More than 10,000 ambulance workers to stage four more strikes amid anger over pay

Paramedics, emergency care assistants, and call handlers are all set to walk out, as Ian Woods reports

More than 10,000 ambulance workers will stage fresh strikes in February and March, the GMB union has announced.

Paramedics, emergency care assistants, call handlers and other staff are all set to walk out amid anger directed at the government over low pay.

The dates include February 6, February 20, March 6 and March 20.

Which trusts will be affected?

  • South West Ambulance Service

  • South East Coast Ambulance Service

  • North West Ambulance Service

  • South Central Ambulance Service

  • North East Ambulance Service

  • East Midlands Ambulance Service

  • Welsh Ambulance Service

  • Yorkshire Ambulance Service

In addition, workers at West Midlands ambulance service will strike on January 23, with GMB members at North West Ambulance Service striking on January 24.

Nurses are also due to strike on February 6 – meaning mass disruption can be expected across the NHS on that day. Nurses will also strike the following day, February 7.

Rachel Harrison, GMB National Secretary, said ambulance workers have been "left with no choice but industrial action".

GMB National Secretary Rachel Harrison. Credit: PA

“GMB’s ambulance workers are angry. In their own words ‘they are done’," Ms Harrison said.

"Ministers have made things worse by demonising the ambulance workers who provided life and limb cover on strike days - playing political games with their scaremongering.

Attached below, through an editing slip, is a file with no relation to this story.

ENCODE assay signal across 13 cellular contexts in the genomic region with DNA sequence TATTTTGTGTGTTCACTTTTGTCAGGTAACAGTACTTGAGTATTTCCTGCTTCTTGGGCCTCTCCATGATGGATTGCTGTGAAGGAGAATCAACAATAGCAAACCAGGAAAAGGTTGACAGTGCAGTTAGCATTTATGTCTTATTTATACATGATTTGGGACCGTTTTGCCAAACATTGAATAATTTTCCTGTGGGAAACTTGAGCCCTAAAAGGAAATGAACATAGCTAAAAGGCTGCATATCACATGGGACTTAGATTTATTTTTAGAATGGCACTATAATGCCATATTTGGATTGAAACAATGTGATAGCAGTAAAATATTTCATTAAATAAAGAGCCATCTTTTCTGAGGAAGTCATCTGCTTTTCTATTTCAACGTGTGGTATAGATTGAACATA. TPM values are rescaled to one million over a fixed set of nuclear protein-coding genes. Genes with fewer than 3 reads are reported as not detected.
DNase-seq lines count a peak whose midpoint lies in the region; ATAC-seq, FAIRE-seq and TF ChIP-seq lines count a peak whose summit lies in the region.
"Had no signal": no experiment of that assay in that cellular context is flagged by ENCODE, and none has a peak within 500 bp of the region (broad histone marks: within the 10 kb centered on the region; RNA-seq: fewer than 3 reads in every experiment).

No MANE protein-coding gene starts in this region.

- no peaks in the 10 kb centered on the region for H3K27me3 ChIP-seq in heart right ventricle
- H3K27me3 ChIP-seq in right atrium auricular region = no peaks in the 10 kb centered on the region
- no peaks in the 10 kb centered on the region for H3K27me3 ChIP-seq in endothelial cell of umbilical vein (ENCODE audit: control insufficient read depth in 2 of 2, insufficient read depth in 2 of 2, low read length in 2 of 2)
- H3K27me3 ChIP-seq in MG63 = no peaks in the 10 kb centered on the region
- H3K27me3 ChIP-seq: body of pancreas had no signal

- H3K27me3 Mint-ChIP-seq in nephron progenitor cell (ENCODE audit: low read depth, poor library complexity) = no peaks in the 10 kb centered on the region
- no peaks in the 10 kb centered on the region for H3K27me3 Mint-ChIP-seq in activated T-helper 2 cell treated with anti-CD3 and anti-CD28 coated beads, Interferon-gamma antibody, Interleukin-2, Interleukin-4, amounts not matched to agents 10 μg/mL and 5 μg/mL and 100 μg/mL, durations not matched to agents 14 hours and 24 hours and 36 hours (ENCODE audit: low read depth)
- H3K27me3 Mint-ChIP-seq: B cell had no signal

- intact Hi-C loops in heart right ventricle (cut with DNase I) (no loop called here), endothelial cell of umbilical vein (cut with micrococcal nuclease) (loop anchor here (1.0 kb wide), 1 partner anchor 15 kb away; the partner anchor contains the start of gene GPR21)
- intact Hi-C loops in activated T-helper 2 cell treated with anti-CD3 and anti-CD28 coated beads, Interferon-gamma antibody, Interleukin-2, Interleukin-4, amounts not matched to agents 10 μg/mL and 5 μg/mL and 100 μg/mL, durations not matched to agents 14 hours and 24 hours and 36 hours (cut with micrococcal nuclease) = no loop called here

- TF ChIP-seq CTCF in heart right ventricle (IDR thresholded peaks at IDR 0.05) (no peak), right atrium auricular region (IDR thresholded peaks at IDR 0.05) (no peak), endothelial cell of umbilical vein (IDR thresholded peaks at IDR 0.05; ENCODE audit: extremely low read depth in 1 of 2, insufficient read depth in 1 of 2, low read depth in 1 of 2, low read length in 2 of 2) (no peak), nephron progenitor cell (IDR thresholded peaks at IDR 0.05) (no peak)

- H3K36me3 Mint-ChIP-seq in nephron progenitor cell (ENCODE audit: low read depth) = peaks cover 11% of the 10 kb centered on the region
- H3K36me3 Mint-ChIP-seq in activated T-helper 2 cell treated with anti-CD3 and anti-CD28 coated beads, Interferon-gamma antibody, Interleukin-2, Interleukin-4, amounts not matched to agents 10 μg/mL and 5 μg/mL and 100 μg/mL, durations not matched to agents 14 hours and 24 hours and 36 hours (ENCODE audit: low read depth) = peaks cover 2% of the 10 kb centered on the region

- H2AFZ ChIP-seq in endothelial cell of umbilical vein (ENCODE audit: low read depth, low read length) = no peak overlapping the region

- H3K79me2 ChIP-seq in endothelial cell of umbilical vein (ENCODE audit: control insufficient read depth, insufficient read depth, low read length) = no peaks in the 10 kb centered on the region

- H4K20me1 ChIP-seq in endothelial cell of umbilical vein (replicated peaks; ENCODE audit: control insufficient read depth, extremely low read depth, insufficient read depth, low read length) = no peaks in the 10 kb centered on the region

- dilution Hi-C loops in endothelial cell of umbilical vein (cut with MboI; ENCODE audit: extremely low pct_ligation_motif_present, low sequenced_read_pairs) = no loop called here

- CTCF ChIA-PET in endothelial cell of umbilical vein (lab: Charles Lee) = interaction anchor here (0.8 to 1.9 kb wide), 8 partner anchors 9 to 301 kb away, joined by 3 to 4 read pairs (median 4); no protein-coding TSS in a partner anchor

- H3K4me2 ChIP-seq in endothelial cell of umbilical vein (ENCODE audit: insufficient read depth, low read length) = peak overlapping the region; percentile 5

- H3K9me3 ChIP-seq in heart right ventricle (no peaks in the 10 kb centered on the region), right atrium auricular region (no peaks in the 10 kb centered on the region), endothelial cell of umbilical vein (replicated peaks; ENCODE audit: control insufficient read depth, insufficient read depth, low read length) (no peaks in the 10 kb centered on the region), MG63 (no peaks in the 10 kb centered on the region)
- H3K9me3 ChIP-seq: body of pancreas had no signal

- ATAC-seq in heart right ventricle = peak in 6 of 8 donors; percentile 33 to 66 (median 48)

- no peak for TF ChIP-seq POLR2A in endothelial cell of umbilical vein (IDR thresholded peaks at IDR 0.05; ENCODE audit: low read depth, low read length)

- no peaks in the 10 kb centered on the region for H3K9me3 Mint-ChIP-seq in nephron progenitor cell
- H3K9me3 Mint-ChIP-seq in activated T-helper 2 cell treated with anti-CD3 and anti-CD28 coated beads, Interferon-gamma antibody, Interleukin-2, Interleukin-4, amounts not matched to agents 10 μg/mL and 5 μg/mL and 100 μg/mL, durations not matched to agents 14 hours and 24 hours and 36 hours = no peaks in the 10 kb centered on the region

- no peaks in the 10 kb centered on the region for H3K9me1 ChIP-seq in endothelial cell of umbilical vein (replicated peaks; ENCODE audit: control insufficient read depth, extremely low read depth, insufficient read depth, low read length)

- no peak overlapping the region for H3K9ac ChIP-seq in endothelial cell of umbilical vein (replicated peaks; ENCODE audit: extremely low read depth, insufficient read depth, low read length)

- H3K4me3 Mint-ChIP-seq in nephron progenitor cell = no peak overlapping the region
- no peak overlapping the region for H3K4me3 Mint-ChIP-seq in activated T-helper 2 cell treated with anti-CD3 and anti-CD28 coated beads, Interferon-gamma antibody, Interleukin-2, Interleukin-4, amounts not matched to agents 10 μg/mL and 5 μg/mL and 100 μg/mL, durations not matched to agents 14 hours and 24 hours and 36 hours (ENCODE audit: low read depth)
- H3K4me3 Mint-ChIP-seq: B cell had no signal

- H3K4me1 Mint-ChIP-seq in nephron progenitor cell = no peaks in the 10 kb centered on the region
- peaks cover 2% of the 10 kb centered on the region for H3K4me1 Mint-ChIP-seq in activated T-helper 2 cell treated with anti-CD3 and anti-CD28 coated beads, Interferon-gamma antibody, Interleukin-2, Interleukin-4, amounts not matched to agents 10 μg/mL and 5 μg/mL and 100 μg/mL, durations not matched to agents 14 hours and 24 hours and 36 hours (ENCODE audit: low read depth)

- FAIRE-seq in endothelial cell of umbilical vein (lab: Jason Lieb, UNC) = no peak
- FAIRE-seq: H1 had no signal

"The only way to solve this dispute is a proper pay offer. But it seems the cold, dead hands of the Number 10 and 11 Downing Street are stopping this from happening.

"GMB ambulance workers are determined, they’re not going to back down."

"It’s up for this Government to get serious on pay. We are waiting,” she added.

Shortly before the announcement on Wednesday, Sir Keir Starmer accused the prime minister of deflecting and blaming others for ambulance delays experienced by patients.

The Labour leader's criticism of Rishi Sunak came after he highlighted the case of a 26-year-old woman with cancer who collapsed at home in Plymouth and died while waiting for an ambulance.

The Commons fell silent as Sir Keir raised the case of Stephanie, explaining: “Her mum rang 999, desperate for help. She only lived a couple of miles from the hospital, but they couldn’t prioritise her.

“A young woman whose life was ended far too soon. As a dad, I can’t even fathom that pain," he added.

The prime minister did not offer an apology in response to Sir Keir’s demand but pressed Labour to support anti-strike legislation.

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